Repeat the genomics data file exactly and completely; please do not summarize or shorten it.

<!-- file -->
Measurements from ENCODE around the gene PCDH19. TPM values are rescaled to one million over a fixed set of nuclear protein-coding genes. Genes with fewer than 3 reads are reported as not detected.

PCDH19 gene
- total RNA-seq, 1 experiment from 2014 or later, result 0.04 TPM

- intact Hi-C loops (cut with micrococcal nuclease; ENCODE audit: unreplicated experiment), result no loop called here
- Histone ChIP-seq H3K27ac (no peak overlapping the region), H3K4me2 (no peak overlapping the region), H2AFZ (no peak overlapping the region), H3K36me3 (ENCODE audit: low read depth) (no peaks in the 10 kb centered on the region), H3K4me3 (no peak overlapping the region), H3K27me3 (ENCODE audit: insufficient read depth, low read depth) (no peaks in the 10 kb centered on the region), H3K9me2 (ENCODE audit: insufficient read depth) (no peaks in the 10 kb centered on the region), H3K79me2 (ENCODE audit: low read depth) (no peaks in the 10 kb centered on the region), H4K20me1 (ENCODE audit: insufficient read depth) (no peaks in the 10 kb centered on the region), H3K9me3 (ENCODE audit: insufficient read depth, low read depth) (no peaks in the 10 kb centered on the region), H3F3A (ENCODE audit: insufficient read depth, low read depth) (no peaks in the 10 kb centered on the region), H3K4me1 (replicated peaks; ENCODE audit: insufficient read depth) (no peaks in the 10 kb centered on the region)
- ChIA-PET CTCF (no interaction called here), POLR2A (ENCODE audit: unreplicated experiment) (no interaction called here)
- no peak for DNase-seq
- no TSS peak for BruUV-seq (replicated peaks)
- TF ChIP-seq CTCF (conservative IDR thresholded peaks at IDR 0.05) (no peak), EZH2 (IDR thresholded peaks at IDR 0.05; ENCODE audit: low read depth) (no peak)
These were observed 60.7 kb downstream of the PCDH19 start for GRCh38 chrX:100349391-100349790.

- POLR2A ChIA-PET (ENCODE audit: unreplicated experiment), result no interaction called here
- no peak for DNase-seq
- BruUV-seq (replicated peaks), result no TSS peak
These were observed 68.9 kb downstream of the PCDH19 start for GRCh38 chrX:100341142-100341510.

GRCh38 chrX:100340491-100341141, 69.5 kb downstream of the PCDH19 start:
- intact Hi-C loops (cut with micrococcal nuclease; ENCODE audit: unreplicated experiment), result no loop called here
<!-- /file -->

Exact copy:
Measurements from ENCODE around the gene PCDH19. TPM values are rescaled to one million over a fixed set of nuclear protein-coding genes. Genes with fewer than 3 reads are reported as not detected.

PCDH19 gene
- total RNA-seq, 1 experiment from 2014 or later, result 0.04 TPM

- intact Hi-C loops (cut with micrococcal nuclease; ENCODE audit: unreplicated experiment), result no loop called here
- Histone ChIP-seq H3K27ac (no peak overlapping the region), H3K4me2 (no peak overlapping the region), H2AFZ (no peak overlapping the region), H3K36me3 (ENCODE audit: low read depth) (no peaks in the 10 kb centered on the region), H3K4me3 (no peak overlapping the region), H3K27me3 (ENCODE audit: insufficient read depth, low read depth) (no peaks in the 10 kb centered on the region), H3K9me2 (ENCODE audit: insufficient read depth) (no peaks in the 10 kb centered on the region), H3K79me2 (ENCODE audit: low read depth) (no peaks in the 10 kb centered on the region), H4K20me1 (ENCODE audit: insufficient read depth) (no peaks in the 10 kb centered on the region), H3K9me3 (ENCODE audit: insufficient read depth, low read depth) (no peaks in the 10 kb centered on the region), H3F3A (ENCODE audit: insufficient read depth, low read depth) (no peaks in the 10 kb centered on the region), H3K4me1 (replicated peaks; ENCODE audit: insufficient read depth) (no peaks in the 10 kb centered on the region)
- ChIA-PET CTCF (no interaction called here), POLR2A (ENCODE audit: unreplicated experiment) (no interaction called here)
- no peak for DNase-seq
- no TSS peak for BruUV-seq (replicated peaks)
- TF ChIP-seq CTCF (conservative IDR thresholded peaks at IDR 0.05) (no peak), EZH2 (IDR thresholded peaks at IDR 0.05; ENCODE audit: low read depth) (no peak)
These were observed 60.7 kb downstream of the PCDH19 start for GRCh38 chrX:100349391-100349790.

- POLR2A ChIA-PET (ENCODE audit: unreplicated experiment), result no interaction called here
- no peak for DNase-seq
- BruUV-seq (replicated peaks), result no TSS peak
These were observed 68.9 kb downstream of the PCDH19 start for GRCh38 chrX:100341142-100341510.

GRCh38 chrX:100340491-100341141, 69.5 kb downstream of the PCDH19 start:
- intact Hi-C loops (cut with micrococcal nuclease; ENCODE audit: unreplicated experiment), result no loop called here